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reynoldsjp1347
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Will a Super Hub 3 improve wifi performance

We have a super hub 2 and have some areas of the house with poor reception. We've tried to improve it by moving the router and boosting the signal but not fully successfully. Would changing to a SH3 router improve the position, or is performance similar?

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DJ_Shadow1966
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Re: Will a Super Hub 3 improve wifi performance

Hello

Changing to hub 3 may improve the signal, but more than likely wouldn't make much difference.

Regards Mike

I dont work for VirginMedia all opinions are my own.
39 years in IT.
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jbrennand
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Re: Will a Super Hub 3 improve wifi performance

I have an SH2 - but have always had it in modem mode with my own wireless router and access points and have had excellent wifi coverage all over the house for many years. You could consider that as an option.

--------------------
John
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My services: HD TV on VIP (+ Sky Sports & Movies & BT sport), x3 V6 boxes (1 wired 2 WiFi,) SH2 in modem mode with Airport Extreme Router. On VIVID200, Talk Anytime Phone, x2 Mobile SIM only iPhones.
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Andruser
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Re: Will a Super Hub 3 improve wifi performance

The Hub 3 is not any more powerful than a Superhub 2 (the power levels are mandated by the international standards for wifi, so the nominal power is the same for all domestic routers).  There are some tricks manufacturers can employ to improve wifi range, primarily by using more and/or directional aerials.  I think the Hub 3 has more internal antenna than the SH2, but they're still the tiny fixed, internal aerials, so the perceivable difference between Hub 3 and SH2 is very low indeed. 

As a cable modem, the Hub 3 is better than the SH2, so if being offered one for no additional charge and no new contract lock-in, then I'd recommend you have one, but don't expect the wifi to be better. 

Options for improving wifi:

1) You can buy a new standalone premium grade router to replace that of the VM hub, and whilst this will do a better job in many ways that the vary basic Hub 3, as noted above you're reliant on the designers to do a better job of signal propagation with the same amount of power.  This can be an expensive option in the £130-200 ballpark.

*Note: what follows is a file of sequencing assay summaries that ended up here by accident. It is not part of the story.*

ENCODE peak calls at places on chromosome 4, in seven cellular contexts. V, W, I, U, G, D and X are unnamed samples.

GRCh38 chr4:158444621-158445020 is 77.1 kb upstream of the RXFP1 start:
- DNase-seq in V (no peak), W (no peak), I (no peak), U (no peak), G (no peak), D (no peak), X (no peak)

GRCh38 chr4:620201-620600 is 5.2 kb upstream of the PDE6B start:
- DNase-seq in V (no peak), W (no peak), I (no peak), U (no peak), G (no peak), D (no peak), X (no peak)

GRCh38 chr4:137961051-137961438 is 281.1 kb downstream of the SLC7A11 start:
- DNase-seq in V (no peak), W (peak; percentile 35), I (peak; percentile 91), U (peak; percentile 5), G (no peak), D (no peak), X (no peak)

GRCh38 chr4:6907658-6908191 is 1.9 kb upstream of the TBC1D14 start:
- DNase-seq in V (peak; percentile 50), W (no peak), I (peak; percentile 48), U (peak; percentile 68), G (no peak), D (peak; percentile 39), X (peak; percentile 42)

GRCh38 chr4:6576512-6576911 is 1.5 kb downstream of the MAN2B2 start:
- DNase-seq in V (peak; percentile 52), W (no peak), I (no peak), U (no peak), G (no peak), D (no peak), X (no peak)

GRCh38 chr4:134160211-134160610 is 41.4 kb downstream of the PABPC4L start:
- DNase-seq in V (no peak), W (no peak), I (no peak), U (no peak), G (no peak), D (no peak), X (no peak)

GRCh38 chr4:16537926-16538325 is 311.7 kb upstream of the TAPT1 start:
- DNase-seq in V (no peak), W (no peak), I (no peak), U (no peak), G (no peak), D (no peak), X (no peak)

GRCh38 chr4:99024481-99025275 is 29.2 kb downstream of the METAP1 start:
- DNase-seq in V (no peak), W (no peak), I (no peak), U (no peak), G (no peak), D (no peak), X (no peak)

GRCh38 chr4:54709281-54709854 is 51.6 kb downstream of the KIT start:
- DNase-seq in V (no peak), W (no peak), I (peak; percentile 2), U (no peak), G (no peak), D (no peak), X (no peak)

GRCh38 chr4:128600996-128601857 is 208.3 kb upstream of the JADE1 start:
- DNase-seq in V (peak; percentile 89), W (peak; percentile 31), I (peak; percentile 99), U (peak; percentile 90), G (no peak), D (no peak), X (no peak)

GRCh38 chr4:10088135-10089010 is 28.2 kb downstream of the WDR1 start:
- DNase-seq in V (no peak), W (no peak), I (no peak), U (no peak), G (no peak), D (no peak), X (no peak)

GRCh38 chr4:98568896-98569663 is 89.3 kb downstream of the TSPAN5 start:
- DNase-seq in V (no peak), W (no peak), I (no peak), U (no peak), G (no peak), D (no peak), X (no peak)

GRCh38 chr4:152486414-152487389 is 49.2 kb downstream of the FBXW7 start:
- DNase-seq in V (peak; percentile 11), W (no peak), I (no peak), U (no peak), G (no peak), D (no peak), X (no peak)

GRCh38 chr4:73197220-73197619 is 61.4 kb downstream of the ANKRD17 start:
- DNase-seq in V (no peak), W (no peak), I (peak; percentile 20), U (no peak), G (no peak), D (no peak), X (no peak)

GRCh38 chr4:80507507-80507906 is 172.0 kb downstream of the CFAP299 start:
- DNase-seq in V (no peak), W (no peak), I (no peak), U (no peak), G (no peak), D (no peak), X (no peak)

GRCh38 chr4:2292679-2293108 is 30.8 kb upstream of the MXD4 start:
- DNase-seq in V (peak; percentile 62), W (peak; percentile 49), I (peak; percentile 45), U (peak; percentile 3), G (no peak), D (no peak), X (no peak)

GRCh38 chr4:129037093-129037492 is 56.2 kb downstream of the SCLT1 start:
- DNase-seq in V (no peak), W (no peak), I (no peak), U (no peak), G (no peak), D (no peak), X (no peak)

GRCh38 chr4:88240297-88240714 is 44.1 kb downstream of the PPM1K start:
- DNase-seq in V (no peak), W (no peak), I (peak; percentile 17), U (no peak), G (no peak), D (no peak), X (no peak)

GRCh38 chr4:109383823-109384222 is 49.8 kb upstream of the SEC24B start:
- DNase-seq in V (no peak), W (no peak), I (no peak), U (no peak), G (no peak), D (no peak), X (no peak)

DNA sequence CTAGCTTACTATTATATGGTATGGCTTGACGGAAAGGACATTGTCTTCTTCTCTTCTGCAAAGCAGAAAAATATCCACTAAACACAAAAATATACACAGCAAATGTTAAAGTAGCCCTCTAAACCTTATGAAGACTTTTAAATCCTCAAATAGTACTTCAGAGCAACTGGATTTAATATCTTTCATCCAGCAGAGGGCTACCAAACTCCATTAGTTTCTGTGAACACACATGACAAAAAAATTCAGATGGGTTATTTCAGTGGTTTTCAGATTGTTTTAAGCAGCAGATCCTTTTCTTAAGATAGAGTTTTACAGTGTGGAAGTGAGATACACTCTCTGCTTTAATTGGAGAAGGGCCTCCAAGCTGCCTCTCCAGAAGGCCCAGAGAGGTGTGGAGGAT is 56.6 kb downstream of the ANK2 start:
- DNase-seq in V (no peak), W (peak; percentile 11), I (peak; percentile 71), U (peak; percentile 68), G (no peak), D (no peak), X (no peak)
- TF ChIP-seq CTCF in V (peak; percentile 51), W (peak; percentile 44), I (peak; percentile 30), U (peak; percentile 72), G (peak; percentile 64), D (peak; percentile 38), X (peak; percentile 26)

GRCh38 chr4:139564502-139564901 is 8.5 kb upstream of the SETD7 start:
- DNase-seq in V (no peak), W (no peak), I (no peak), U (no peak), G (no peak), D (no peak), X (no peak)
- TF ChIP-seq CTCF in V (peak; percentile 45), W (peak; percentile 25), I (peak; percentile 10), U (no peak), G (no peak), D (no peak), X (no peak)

2) Buy (or try and bludgeon VM to give you) a wifi extender that plugs into the electrical sockets.  Don't pay for the VM wifi extenders - the pricing is poor value.  Wifi extenders can be bought cheaply, and can work OK, but some rely on the two sockets you're using to be on the same circuit, others only require one plug socket and installed at some "halfway point" where there's still an adequate wifi signal from your hub which the unit then re-broadcasts.  Personally I'm biased here, and rate all forms of powerline networks and wifi extenders as inferior cludges, but many people are happy with the results.

3) Splash out on a mesh wifi system appropriate to your needs.  There's varying costs and levels of complexity - best value seems to be the Tenda Nova MW3, which is offered as a three-pack for £59 by Amazon, but I must admit that I haven't tried this myself.  

4) Run an ethernet cable from the hub to a suitable location for a wireless access point (you'd probably buy a low cost router for £30-40 like the Archer C50) and configure that as an access point.  That'll give you better wifi where you want, and also you can plug ethernet cables from your devices into the access point.  The key challenge for this solution is discretely running an ethernet cable between the two locations.

5) Switch ISP to a competitor offering better wifi....

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